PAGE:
Brief History of Mykonos
Mykonos is one of the best known
greek islands. It has an area of 85 sq. km., a shoreline of 80 km and a native population
of 7000 people. However, during high season, the population grows to extremely higher
numbers. The island can be reached by air from Athens, Rhodes, Santorini and Herakleion
(Crete) or by ferry from Piraeus (94 nautical miles), Rafina (71 nautical miles), the
Dodecanese, Crete, and Thessaloniki. The trip by ferry from Piraeus takes about 6 hours.
In summer there is 'flying doplhin' service from Piraues or Rafina. A local boat service
takes visitors from Mykonos to the nearby island of Delos. According to mythology, the
island was named after Mykonos, the son of Apollo Anios. Because of his father - who was a
god of light - the island of Mykonos was called "the island of the light".
According to another myth, Neptune - the god of the seas - during his battle against the
Giants, threw huge rocks that fell into the sea and formed the wild, rocky ground of the
The history of Mykonos begins with its first inhabitants, who are
said to have been Leleges or Kares. They were followed by the Egyptians, Phoenicians and
Cretans, while, in 1,000 BC, the island was inhabited by the people of Ionia. Mykonos was
a member of the First Athenian Alliance in 478 BC. Later, the island was occupied by the
Romans. In the Byzantine years, Mykonos was a member of the province of Achaia,
originally, while later it became a member of the Scheme of the islands.
After the Franks dissolved the Byzantine Empire, Mykonos was
occupied by the Venetians, only to be submitted to the Gizi family, who ruled until 1390.
In 1537, Mykonos was conquered by the pirate Barbarossa and was submitted to the Turks
until the Revolution of 1821, to which Mykonos took an active part. The Revolution's
heroine, Mando Mavrogenous, born in Mykonos, gave her entire fortune for the cause and was
personally involved in informing foreigners, not only about the battles, but also about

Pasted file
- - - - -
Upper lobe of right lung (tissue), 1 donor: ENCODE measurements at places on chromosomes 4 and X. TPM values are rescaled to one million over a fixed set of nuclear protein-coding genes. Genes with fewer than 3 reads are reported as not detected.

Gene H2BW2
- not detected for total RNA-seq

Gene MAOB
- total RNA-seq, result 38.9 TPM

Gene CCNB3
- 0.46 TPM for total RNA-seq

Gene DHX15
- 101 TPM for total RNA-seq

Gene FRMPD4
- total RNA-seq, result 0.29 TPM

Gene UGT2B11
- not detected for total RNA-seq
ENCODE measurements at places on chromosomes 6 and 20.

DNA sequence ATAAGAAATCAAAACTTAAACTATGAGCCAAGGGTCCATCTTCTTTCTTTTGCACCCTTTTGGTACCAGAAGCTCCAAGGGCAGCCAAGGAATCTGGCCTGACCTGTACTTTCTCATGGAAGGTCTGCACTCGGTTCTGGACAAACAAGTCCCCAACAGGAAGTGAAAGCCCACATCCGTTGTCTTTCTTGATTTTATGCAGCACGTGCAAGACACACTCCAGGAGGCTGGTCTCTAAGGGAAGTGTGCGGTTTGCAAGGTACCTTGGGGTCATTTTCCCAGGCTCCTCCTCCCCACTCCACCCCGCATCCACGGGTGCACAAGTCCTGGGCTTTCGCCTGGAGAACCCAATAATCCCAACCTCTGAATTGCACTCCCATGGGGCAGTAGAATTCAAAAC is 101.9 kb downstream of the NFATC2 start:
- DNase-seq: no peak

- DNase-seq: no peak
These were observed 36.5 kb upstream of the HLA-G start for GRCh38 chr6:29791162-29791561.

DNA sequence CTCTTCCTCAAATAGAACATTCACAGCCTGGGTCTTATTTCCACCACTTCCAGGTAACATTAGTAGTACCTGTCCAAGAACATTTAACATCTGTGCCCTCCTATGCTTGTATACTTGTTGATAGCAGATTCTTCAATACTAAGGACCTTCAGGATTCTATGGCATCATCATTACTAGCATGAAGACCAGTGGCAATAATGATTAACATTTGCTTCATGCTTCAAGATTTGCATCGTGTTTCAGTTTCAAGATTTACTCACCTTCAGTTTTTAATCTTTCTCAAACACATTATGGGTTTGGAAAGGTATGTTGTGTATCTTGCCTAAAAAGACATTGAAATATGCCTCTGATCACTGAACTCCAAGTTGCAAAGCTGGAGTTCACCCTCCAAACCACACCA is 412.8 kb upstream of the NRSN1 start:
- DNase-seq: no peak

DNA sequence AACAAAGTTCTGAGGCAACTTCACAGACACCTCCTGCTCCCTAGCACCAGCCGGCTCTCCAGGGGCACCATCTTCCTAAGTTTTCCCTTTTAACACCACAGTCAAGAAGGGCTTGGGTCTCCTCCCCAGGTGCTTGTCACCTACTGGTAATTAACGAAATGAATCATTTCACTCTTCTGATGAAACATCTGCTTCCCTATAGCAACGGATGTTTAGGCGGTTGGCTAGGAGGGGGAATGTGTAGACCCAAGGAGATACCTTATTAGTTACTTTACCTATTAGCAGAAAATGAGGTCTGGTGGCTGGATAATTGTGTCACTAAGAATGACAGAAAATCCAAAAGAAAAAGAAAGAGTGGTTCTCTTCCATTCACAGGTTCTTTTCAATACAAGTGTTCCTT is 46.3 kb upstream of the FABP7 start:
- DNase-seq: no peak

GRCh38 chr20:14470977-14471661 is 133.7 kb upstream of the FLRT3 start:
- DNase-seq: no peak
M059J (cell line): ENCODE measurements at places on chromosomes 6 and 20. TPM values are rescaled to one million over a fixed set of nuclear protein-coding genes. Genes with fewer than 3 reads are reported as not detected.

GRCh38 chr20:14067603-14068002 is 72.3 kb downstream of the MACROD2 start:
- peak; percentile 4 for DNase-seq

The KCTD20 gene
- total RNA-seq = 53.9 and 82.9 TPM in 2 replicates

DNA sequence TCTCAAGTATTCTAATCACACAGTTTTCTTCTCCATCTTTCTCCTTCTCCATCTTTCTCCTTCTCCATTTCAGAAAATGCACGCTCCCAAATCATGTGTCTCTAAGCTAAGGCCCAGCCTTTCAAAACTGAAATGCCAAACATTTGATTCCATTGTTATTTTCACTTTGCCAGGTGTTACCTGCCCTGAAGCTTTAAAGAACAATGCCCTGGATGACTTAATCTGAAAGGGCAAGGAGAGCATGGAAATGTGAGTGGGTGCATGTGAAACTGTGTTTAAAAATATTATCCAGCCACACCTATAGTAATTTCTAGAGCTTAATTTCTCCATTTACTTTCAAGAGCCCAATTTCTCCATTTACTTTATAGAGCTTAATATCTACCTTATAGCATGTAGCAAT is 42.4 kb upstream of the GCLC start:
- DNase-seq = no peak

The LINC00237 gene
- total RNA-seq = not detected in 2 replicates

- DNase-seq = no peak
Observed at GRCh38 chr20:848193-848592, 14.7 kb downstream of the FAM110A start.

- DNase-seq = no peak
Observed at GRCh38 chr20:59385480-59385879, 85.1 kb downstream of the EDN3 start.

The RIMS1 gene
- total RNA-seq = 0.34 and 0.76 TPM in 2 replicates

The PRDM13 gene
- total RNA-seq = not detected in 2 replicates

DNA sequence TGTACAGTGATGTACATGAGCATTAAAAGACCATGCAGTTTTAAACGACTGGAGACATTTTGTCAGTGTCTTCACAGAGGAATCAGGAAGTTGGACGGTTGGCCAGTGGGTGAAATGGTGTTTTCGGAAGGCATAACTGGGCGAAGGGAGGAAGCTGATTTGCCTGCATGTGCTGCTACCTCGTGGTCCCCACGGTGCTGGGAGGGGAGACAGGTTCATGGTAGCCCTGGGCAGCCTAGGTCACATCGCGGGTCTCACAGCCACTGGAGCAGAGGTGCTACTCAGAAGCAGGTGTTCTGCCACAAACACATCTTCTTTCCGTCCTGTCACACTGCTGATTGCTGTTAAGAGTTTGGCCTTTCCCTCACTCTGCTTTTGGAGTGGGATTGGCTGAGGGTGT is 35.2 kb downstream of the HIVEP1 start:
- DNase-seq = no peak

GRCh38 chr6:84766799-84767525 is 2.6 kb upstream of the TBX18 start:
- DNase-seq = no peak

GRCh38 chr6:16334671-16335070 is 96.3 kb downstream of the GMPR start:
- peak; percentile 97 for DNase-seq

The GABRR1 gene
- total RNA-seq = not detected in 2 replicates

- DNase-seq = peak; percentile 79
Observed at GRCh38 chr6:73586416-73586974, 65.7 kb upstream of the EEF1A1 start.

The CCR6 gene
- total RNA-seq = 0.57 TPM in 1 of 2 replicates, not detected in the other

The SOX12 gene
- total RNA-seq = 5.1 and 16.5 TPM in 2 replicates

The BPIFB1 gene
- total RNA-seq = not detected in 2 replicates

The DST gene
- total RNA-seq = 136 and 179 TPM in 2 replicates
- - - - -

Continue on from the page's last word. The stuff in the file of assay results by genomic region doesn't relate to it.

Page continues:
the war's campaign.
The island was liberated along with the rest of the Cyclades, yet
poverty drove the locals to migration, until the fifties - when tourism began to grow, at
first for touring ancient Delos. The island became a meeting point for the international
jet - set and people began to be interested in Mykonos and its natural beauty. Ever since,
the island's tourism has thrived.
The ground of Mykonos is infertile and rocky. One of the island's
characteristics is the total lack of trees and green areas, a fact justified by the
ground's composition and the climate which is dry with frequent, strong winds and long
exposure to the sun (approximately 3,000 h per year). The earth is rich in led, silver and
barites. The island was never known for its agricultural production, yet the vineyards
produce excellent wine. The inhabitants of Mykonos are occupied with tourism, fishing and
sailing, while some are occupied with stock-breeding. The people of Mykonos are cheerful
and hospitable. They have become accustomed to the swarms of tourists in the summer and
have ensured the conditions necessary to help strangers have a good, comfortable stay. The
wild life and good manners of the locals have made Mykonos one of the most famous and
loved islands throughout the world.
Mykonos is one of the most beautiful islands in the Aegean, and
it offers the widest variety of holiday choices. Travelers from all over the world are
drawn to enjoy its sandy beaches and the memorable views of the traditional windmills, the
picturesque port town, the medieval quarter and the small cycladic churches that one meets
all over the island. More than that, the island is also offering all the cosmopolitan fun,
the shopping opportunities and the ''wild'' nightlife that can make your vacation
The southern part of Mykonos island is more sheltered, the north part is wilder, with some
still unspoilt gems waiting for you to discover them.
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